The present study revealed that the UT we have identified is abundantly expressed in the Triakis kidney. This tissue-specific expression pattern, together with the sequence similarity, suggests that the Triakis UT belongs to the facilitative UT-A family. In the Triakis kidney, the UT is localized in the limited nephron segment in the bundle zone. This UT-containing nephron segment is the collecting tubule,because the immunoreactive segment, composed of low cuboidal cells, was connected directly to the collecting duct. These results suggest that the collecting tubule is responsible for the urea reabsorption process in the marine elasmobranch kidney. Because the UT was localized on both apical and basolateral membranes of epithelial cells, urea transport in the collecting tubule could be attributed to passive permeation through the facilitative UT. Other nephron segments in the tubular bundle probably function as a countercurrent multiplier system that produces a driving force for facilitated diffusion of urea. These hypotheses are supported by the previous morphological and physiological studies as shown below, although contribution of other urea-transporting components has also been suggested in the urea reabsorption process.
Boylan and colleagues proposed a model for passive urea reabsorption in the elasmobranch kidney based on anatomical relationships among nephron segments in S. acanthias and the little skate Raja erinacea(Deetjen et al., 1970; Boylan, 1972). They traced the course of single nephrons following injection of a coloured dye into the glomerulus. The collecting tubule is invested by the first loop in S. acanthias and by the first and third loops in the kidney of R. erinacea. They proposed that the first and third loops create a low urea interstitial environment by reabsorption of sodium and water. Urea may diffuse from the collecting tubule into the low urea interstitial fluid around it,lowering the urea concentration of the final urine.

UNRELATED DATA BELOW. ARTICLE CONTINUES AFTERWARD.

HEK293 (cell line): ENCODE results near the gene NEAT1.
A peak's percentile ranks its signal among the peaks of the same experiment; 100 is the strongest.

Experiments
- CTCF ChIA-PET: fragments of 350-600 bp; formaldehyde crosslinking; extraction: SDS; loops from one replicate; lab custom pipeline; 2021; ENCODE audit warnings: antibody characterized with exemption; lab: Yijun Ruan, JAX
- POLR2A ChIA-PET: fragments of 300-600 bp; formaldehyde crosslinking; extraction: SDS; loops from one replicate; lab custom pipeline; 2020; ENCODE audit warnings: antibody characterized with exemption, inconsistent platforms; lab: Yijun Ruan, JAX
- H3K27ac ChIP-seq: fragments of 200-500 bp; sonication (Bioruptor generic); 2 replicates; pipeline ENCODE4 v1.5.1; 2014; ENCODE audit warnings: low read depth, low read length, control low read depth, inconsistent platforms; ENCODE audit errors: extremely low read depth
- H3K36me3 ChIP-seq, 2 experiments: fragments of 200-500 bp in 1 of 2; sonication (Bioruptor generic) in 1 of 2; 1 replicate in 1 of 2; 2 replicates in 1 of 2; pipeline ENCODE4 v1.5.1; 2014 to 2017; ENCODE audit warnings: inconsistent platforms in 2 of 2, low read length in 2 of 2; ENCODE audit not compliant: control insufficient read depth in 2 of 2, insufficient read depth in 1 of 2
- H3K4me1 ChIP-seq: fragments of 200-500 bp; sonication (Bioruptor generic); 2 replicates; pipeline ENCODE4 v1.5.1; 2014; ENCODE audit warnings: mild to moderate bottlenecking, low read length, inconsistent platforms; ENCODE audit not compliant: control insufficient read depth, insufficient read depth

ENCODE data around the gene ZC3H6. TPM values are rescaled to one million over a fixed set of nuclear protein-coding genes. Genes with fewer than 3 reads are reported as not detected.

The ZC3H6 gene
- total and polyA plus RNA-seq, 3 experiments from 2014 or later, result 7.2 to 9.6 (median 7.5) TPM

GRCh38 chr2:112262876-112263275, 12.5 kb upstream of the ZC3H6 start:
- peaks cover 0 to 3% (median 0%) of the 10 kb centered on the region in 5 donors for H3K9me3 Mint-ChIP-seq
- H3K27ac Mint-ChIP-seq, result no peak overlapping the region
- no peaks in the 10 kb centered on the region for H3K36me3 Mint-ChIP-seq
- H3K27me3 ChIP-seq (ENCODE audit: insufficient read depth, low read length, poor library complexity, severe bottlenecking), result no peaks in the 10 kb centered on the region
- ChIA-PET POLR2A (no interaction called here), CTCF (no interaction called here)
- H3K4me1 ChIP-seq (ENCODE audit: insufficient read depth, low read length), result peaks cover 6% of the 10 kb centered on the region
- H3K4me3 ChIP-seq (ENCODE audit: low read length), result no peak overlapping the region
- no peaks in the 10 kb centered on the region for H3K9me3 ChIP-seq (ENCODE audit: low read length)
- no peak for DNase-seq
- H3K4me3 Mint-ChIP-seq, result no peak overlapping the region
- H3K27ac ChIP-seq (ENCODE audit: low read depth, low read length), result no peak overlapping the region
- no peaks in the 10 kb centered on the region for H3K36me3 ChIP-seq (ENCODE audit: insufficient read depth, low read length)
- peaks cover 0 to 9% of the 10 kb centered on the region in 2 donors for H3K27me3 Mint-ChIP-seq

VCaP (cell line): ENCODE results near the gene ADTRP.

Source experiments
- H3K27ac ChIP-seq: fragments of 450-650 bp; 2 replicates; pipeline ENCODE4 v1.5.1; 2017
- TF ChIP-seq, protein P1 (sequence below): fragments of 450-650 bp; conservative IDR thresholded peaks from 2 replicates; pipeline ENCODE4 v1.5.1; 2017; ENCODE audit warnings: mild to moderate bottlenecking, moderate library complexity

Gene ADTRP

Hentschel et al. (1998)examined the vascular system in the bundle zone and its spatial relationship to the surrounding tubular segments in R. erinacea and the dogfish Scyliorhinus caniculus. They found a single lymph capillary-like central vessel. This capillary system is quite different from the mammalian vasa recta, which functions as a countercurrent exchanging system of blood capillaries in the renal medulla. The central vessel originates as a few blind-ending branches at the distal end of the bundle and runs in close contact with the collecting tubule, the third loop and, to a lesser degree,the first loop along the entire bundle. In the direction of the sinus zone,the central vessel merges with the large venous sinusoid capillaries of the renal portal system. Based on these observations, they proposed a hypothesis that urea-free fluid is generated in the central vessel by absorbing water and NaCl from the tubules, particularly from a diluting segment. Unidirectional flow of the fluid most likely occurs in the central vessel from the tip of the bundle to the renal portal system because of high resistance at the peritubular sheath and low resistance in the direction of the sinus zone. Countercurrent exchange of urea may then occur from the collecting tubule to the central vessel. Our finding that the Triakis UT is specifically localized in the collecting tubule coincides well with these hypothetical models for passive urea reabsorption. Urea may be transported from the filtered urine in the collecting tubule into low-urea interstitial fluid(Boylan, 1972) and/or directly into low-urea fluid in the vascular system(Hentschel et al., 1998) by way of the UT.